Last night, Salisbury University was hosting the last event of its children’s literature festival, an evening with Holly Black. The shebang started with a movie at four-thirty. After that, the timeline got sketchy, but there was to be a reception/signing and Holly speaking on the creative process at some point. Since I had already seen the movie (and, as I’ve confessed before, I have a packed-movie-theatre-squeamishness that probably goes back to Outbreak), I decided to pass and just show up later. The Architect got home from work right before I left and decided to join me, work clothes and all.
Mistake number one.
We walk into the event room, me and my stupid punky hair and the Architect still in his business jacket. My goal was simple; introduce myself to Holly, maybe get in a moment of small chitchat, then go listen to her speak about writing. The movie ended as we arrived, the lights had been turned back on and parents and children were milling about, checking out the author’s table. One by one, heads started prairie-dogging in our direction. I looked behind me, to see if Holly was about to enter. No. I turn back to find a woman and her two kids standing in front of me, her eyes darting from the snappily-dressed Architect to me.
“Are you the author?”
Chairs in the audience creaked as I opened my mouth to reply. “Uhh, no. She’s much cooler than I am. Besides, you’ll probably know when she gets here because…” I motion towards the mini-stage with its spotlit podium. The lady thanked me with a smile and departed.
“You missed a shot in the limelight,” bellows a man overhearing this exchange.
Big mouth (oh, I do love my big-ol-mouth) shoots back, “No thanks, I’m waiting for my own.” What follows is a seemingly innocuous exchange about what I do, what I write, blah, blah, blah. But, by now people are outright staring. I nudge the Architect and say, “I think we’d better sit down.”
We sit, only to find out the reception/signing thing is happening after they screen some animated short film that won the British version of an Oscar this year. While we deliberate leaving for twenty minutes to check out the campus versus watching, the lady with the kids comes back by.
“Would you sign their books?”
Holyfuckcrapwhere’dthiscomefrom? “But, I’m not the author, I’m not even published, yet.”
The nice lady goes on to say she’s with a program for the county’s at-risk children and the kids heard I was a writer, too, and wanted my autograph. I make a joke to the girl nearest me holding out her Spiderwick Chronicles book about how she’s stocking a lot of faith in the fact that I will eventually be published. She nods solemnly and I take the book, offering to sign the very back of her book, because she needs to save the front for Holly. I sign both books, talk to the kids and their guardian. All the while, a nasty, gloating little voice in my head whispers, “This is what it’s going to be like.” A rush of adrenaline sends my stomach to the tips of my boot, while my growing mortification at both the outcome of this event and my own unwelcome interior jubilation turn my face an unattractive shade of magenta.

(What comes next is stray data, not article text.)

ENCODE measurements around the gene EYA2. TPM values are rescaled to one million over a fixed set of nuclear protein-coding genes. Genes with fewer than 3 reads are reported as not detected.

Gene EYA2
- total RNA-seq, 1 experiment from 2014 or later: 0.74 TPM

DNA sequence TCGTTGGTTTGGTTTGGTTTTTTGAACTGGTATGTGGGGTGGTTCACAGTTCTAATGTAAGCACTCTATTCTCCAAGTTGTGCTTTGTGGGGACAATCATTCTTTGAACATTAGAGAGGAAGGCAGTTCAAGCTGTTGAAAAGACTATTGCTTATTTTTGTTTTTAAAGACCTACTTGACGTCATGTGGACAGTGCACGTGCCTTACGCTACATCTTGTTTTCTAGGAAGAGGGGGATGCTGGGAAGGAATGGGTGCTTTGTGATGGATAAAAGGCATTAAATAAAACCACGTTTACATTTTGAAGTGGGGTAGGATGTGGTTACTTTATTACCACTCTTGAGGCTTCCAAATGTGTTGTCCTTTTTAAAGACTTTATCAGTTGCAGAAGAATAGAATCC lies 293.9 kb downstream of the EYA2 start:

The movie thankfully starts and eyes peel away from me to the screen. A few minutes in, the Architect spots the same lady spot Holly. She must have convinced Ms. Black to go outside for photos, because they all exit the room together. The Architect whispers, “Now’s your chance to actually talk to her.” After a moment’s hesitation, I go out into the hallway (this, by the way, is so not like me. My sister had to convince me to even go in the first place, and made sure to insist I didn’t hide in a corner when I did).
This is the point in the evening where I do meet Holly Black. She’s nice. She likes my hair. Her comment turns into me telling her that people thought I was her, but I don’t get to get any further because more moms have noticed she’s outside and she quickly becomes swarmed. I cede my position to some wide-eyed kid being prodded forward by her mother. Finally, her escort pulls the plug and drags Holly away. But not before–oh no, not before–one of the other ladies with an at-risk kid asks me to sign her ward’s book. In-Front-Of-The-Author. I bend down to explain that Holly is the author and he should go to her, but the kid’s doe-eyed, holding out the damn book. So, I sign the back of Ms. Black’s book in front of her. Like a big-ol-ass.
I go back in, whisper the events to the Architect. I sit for about two minutes, then feel the need to get out, as far out as possible. I retreat with a growing sense of sleaziness and shame, wondering just how many of those who hadn’t witnessed this strange encounter in its entirety would go home talking of the crazy girl impersonating Holly and signing books for impressionable, innocent children.
The Architect maintains I did nothing wrong. My sister–bless her misanthropic self–thinks it’s hysterical. She thinks I’m okay as long as no one goes holding a little thing in front of my heart to measure how much it’s shrunk (a little Grinchy humor). I think–well, I think I probably shouldn’t go out. Bad Things happen when I do. And in this small town, I should have known better. It’s easy to seize power, to claim fame, because nothing much happens here.
And there should have been only one punkish, darkly inclined fantasy writer in the room that night. The ‘bury can’t wrap its collective head around two.
I never got to hear Holly speak, or have her sign my copy of Tithe, which is too bad because when I was learning how to write a pitch/query, I studied the back of that book for days; it’s got all kinds of pointy, grabby hooks.
I’m tending to blame this whole event on my mother. Hating how tall I was when I was younger, my mother would tell me, “You’re the first person they see. Walk into a room like you own it.” It’s a great lesson, really. But the only problem is, when you walk into a room like you own it, sometimes people are inclined to believe you actually do.